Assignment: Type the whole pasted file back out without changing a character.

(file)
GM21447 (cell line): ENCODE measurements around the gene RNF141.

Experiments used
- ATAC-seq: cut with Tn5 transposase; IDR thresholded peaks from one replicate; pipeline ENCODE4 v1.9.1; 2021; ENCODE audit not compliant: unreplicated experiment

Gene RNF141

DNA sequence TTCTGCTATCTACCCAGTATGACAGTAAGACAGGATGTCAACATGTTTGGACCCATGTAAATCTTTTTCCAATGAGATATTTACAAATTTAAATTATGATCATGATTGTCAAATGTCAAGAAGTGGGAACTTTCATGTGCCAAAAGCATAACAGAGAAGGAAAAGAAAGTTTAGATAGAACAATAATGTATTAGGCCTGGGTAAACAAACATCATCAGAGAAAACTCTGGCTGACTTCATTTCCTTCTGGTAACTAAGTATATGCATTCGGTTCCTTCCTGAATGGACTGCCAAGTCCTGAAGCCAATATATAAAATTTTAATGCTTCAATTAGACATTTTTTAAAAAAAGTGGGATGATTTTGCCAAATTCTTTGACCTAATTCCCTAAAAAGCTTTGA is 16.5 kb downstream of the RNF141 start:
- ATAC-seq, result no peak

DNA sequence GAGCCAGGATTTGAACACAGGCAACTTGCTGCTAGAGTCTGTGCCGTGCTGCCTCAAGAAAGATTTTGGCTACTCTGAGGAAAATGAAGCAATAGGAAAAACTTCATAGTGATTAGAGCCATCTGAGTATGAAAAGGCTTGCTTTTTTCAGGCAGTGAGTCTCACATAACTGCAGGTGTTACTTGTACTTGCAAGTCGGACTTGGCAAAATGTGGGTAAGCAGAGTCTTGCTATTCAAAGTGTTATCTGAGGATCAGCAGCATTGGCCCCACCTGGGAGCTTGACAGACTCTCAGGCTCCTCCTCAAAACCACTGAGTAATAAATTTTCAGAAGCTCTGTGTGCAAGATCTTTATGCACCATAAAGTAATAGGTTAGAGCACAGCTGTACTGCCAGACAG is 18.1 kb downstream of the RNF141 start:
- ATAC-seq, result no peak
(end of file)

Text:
GM21447 (cell line): ENCODE measurements around the gene RNF141.

Experiments used
- ATAC-seq: cut with Tn5 transposase; IDR thresholded peaks from one replicate; pipeline ENCODE4 v1.9.1; 2021; ENCODE audit not compliant: unreplicated experiment

Gene RNF141

DNA sequence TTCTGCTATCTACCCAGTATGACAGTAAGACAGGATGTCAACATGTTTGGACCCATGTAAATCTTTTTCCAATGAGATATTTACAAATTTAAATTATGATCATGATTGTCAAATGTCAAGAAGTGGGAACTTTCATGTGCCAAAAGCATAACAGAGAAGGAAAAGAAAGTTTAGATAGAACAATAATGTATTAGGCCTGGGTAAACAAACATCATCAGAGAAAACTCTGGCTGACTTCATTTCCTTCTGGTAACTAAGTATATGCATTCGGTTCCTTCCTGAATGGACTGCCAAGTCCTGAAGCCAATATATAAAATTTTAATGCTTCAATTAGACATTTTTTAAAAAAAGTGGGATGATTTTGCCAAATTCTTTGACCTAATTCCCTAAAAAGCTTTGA is 16.5 kb downstream of the RNF141 start:
- ATAC-seq, result no peak

DNA sequence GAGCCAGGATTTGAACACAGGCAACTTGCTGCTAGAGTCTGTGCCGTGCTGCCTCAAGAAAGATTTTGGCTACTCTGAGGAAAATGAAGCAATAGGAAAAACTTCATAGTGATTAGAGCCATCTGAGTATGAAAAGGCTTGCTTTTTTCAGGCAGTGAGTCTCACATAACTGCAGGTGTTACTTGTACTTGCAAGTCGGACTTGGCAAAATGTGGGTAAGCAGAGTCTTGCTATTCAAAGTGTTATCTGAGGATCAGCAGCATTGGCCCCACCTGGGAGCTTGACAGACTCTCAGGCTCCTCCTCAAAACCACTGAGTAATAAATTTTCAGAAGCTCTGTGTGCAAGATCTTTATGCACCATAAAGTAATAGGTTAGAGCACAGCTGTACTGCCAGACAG is 18.1 kb downstream of the RNF141 start:
- ATAC-seq, result no peak